CAMEROTA: David Gregory, speaking of all the military action that has happened since President Trump took office, pull it up for people. We have a map. Just because it's been notable how much has happened. So this, the biggest bomb ever, non-nuclear used, as John said. You see that in Afghanistan. You see the air strikes in Syria. You also see a terribly unfortunate friendly fire accident in Syria. You see the Yemen raid that went wrong. So in terms of -- oh, of course, North Korea looming there on the right side of the screen. So in terms of, we're not going to be the world's policemen anymore, how does this fit in to what Mr. Trump's worldview was on the campaign trail?

GREGORY: I think the obvious point is that you've got a new commander in chief who is willing to and wants to be more aggressive with the use of military forces to take on problems that we've been engaged in fighting for a long time. In Afghanistan, use of this MOAB bomb I think underscores the fact we've been there since 2001.

[08:10:02] And of course, commanders are looking for ways to root out the enemy that does not endanger U.S. troops, particularly in remote locations, particularly when you have the add-on of ISIS fighters who are now in Afghanistan that have to be rooted out as well. So this president wants to be more aggressive against ISIS. He has said that. I don't think he wants to occupy Syria or send a lot more troops into Iraq in order to do that, but because ISIS is already degraded, you're going to see more intensity.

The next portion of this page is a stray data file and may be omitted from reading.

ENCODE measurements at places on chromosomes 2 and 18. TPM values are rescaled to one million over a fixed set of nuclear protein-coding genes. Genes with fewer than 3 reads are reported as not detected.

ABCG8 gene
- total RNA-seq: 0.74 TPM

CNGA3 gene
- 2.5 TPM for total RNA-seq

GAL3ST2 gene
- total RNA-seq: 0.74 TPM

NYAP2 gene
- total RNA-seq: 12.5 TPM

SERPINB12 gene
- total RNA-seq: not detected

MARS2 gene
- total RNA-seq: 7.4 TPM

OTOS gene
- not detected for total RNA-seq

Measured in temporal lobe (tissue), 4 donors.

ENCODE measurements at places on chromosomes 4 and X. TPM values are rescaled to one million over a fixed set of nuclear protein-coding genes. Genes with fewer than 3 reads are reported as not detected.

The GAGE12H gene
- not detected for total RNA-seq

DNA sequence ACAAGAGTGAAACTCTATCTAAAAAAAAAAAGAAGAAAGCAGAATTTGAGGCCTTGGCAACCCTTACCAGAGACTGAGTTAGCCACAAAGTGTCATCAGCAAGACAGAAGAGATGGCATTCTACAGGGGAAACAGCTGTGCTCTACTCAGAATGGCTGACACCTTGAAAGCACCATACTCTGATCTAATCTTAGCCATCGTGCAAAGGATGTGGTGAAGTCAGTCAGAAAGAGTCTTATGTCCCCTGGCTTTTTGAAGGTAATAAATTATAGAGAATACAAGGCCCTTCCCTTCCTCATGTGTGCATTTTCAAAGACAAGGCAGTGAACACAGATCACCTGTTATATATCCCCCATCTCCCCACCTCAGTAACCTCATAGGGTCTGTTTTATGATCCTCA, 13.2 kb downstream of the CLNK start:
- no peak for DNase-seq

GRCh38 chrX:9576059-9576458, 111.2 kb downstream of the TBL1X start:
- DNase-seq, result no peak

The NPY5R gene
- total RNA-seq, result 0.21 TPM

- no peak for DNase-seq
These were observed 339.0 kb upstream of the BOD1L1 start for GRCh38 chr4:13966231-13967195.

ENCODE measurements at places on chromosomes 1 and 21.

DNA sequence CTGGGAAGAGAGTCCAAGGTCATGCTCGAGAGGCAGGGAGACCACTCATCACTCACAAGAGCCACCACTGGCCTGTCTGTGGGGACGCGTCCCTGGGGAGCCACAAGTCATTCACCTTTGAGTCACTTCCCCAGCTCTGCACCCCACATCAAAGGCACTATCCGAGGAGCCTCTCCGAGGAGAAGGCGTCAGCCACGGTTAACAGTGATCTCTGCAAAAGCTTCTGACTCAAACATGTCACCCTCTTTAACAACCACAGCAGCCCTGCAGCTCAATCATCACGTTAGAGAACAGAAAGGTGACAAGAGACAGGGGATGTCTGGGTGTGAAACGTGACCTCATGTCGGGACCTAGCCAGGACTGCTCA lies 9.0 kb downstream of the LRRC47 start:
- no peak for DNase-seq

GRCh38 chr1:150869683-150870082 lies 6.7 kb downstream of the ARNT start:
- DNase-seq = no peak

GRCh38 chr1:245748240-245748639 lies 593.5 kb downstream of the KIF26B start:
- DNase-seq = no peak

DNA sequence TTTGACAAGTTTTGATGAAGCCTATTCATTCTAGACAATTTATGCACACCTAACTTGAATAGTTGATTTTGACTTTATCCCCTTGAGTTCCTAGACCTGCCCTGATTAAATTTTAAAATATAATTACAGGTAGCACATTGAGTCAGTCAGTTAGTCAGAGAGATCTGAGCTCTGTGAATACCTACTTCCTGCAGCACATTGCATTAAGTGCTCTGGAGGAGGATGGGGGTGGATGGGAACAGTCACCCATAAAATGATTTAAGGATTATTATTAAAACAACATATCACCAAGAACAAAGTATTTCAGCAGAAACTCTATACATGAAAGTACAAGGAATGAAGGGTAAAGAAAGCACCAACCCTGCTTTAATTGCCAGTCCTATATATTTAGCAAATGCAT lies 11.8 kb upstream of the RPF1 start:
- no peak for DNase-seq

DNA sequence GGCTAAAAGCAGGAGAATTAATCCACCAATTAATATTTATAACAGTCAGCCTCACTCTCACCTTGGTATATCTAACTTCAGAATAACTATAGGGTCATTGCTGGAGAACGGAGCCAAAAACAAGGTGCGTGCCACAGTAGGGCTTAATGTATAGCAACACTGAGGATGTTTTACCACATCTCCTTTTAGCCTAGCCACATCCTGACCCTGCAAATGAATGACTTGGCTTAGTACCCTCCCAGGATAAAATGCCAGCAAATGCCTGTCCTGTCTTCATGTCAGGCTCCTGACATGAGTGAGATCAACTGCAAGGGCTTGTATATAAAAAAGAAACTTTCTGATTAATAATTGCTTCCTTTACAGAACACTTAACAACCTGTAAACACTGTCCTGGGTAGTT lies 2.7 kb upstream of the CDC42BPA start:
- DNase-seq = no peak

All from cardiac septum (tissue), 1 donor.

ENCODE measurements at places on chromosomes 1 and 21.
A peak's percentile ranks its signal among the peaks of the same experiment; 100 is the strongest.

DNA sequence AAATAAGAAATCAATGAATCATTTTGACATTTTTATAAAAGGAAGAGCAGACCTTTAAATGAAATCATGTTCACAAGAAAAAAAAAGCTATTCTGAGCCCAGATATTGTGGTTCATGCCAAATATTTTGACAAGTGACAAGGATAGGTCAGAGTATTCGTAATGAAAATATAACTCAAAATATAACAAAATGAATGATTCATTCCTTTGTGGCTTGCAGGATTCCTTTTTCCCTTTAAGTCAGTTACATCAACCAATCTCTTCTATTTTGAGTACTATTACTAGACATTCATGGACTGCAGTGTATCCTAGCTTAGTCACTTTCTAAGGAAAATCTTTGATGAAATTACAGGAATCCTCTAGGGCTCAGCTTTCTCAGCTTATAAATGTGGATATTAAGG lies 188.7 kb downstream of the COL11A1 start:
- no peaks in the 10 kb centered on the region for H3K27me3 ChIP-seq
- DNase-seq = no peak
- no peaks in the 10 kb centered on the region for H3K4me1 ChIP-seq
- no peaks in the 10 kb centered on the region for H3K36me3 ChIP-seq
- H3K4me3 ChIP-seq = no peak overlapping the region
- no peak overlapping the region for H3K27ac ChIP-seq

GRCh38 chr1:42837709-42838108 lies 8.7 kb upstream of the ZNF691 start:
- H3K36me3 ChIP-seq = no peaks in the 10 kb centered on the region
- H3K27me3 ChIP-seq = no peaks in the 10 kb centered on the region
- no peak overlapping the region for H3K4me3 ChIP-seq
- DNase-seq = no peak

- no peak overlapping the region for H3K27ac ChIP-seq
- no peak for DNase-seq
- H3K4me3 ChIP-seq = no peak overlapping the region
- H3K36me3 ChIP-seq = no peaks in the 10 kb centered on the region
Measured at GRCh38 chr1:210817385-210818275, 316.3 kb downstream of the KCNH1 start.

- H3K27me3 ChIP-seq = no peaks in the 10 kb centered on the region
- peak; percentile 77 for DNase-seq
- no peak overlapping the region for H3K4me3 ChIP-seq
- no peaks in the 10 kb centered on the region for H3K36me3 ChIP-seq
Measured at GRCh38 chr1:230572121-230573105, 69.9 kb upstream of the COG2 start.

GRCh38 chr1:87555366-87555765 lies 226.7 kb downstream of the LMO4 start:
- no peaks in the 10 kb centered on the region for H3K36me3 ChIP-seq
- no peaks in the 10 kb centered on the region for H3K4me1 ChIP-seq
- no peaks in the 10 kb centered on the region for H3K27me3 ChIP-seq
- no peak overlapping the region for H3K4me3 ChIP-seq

He's obviously been more aggressive with regard to his talk about North Korea. We saw the strike in Syria, though that's still limited. So I point all these things out to say he's being more aggressive tactically, and part of that is part of a strategy, but I don't know what the bound of that strategy is right now. I don't think you see an indication by this president to be anymore engaged militarily in terms of a U.S. commitment than his predecessor was, but he may go about the kind of messages he wants to send a little bit differently.

BERMAN: I spoke to Alabama Senator Republican Richard Shelby more than a week ago. He says he has not heard a serious strategy yet from the White House. He's waiting. Just a few minutes ago we spoke to Brian Mast, congressman from Florida, who said he too, delicately and politely, he was saying he's waiting to hear what the more global strategy is. David Chalian, the White House hasn't laid it out yet.

And one thing else I want to add here is when you talk to U.S. service members during the campaign, many, most of whom, were supportive of then candidate Trump, one of the things they said he liked was the idea that he would be more restrained in using U.S. military force overseas. And that was from members, the rank and file of the military. I'm not sure that's what we've seen in office here.

CHALIAN: Right, although these have been limited actions. They're not sort of a big military presence or a complete reversal here from what we may have seen in the past.

I think one of the key things to watch that I think may help us understand the strategy as it develops is, sort of, how the Trump administration and White House responds to the impact of these actions, right, the fallout. What -- if things get -- if things shake up because of the strike in Syria, let's say, how does that new landscape, if there is one, become part of a larger strategy? We don't know the answer to that yet.